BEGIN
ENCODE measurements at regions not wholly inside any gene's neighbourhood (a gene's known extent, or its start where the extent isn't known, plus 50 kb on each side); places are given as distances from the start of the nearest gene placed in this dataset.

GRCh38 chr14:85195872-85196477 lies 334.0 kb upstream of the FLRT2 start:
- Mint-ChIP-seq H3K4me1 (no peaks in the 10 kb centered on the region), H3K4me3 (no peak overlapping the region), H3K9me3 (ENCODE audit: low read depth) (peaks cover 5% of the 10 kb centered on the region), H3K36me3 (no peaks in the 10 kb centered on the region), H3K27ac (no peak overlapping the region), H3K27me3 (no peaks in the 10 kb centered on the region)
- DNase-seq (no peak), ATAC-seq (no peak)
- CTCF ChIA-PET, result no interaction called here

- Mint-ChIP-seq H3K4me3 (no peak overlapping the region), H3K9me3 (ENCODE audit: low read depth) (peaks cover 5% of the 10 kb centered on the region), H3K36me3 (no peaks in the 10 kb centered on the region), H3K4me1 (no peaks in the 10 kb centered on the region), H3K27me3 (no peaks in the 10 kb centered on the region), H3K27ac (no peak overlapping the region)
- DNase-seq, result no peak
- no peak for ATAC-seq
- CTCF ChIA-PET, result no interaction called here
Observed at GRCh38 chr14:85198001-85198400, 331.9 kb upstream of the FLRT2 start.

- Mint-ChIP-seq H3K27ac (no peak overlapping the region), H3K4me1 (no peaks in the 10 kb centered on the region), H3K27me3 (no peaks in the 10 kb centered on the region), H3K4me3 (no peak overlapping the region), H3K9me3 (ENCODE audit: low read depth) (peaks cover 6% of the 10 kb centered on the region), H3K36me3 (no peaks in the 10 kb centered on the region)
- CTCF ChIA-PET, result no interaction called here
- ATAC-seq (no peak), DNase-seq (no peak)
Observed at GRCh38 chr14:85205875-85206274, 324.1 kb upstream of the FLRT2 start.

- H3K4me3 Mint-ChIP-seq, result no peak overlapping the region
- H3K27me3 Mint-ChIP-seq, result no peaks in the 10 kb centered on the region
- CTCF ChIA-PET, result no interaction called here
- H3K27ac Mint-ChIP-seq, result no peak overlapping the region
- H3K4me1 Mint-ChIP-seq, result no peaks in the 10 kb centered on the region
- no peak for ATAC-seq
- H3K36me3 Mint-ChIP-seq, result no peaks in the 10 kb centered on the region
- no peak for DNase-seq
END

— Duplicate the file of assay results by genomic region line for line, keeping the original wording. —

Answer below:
ENCODE measurements at regions not wholly inside any gene's neighbourhood (a gene's known extent, or its start where the extent isn't known, plus 50 kb on each side); places are given as distances from the start of the nearest gene placed in this dataset.

GRCh38 chr14:85195872-85196477 lies 334.0 kb upstream of the FLRT2 start:
- Mint-ChIP-seq H3K4me1 (no peaks in the 10 kb centered on the region), H3K4me3 (no peak overlapping the region), H3K9me3 (ENCODE audit: low read depth) (peaks cover 5% of the 10 kb centered on the region), H3K36me3 (no peaks in the 10 kb centered on the region), H3K27ac (no peak overlapping the region), H3K27me3 (no peaks in the 10 kb centered on the region)
- DNase-seq (no peak), ATAC-seq (no peak)
- CTCF ChIA-PET, result no interaction called here

- Mint-ChIP-seq H3K4me3 (no peak overlapping the region), H3K9me3 (ENCODE audit: low read depth) (peaks cover 5% of the 10 kb centered on the region), H3K36me3 (no peaks in the 10 kb centered on the region), H3K4me1 (no peaks in the 10 kb centered on the region), H3K27me3 (no peaks in the 10 kb centered on the region), H3K27ac (no peak overlapping the region)
- DNase-seq, result no peak
- no peak for ATAC-seq
- CTCF ChIA-PET, result no interaction called here
Observed at GRCh38 chr14:85198001-85198400, 331.9 kb upstream of the FLRT2 start.

- Mint-ChIP-seq H3K27ac (no peak overlapping the region), H3K4me1 (no peaks in the 10 kb centered on the region), H3K27me3 (no peaks in the 10 kb centered on the region), H3K4me3 (no peak overlapping the region), H3K9me3 (ENCODE audit: low read depth) (peaks cover 6% of the 10 kb centered on the region), H3K36me3 (no peaks in the 10 kb centered on the region)
- CTCF ChIA-PET, result no interaction called here
- ATAC-seq (no peak), DNase-seq (no peak)
Observed at GRCh38 chr14:85205875-85206274, 324.1 kb upstream of the FLRT2 start.

- H3K4me3 Mint-ChIP-seq, result no peak overlapping the region
- H3K27me3 Mint-ChIP-seq, result no peaks in the 10 kb centered on the region
- CTCF ChIA-PET, result no interaction called here
- H3K27ac Mint-ChIP-seq, result no peak overlapping the region
- H3K4me1 Mint-ChIP-seq, result no peaks in the 10 kb centered on the region
- no peak for ATAC-seq
- H3K36me3 Mint-ChIP-seq, result no peaks in the 10 kb centered on the region
- no peak for DNase-seq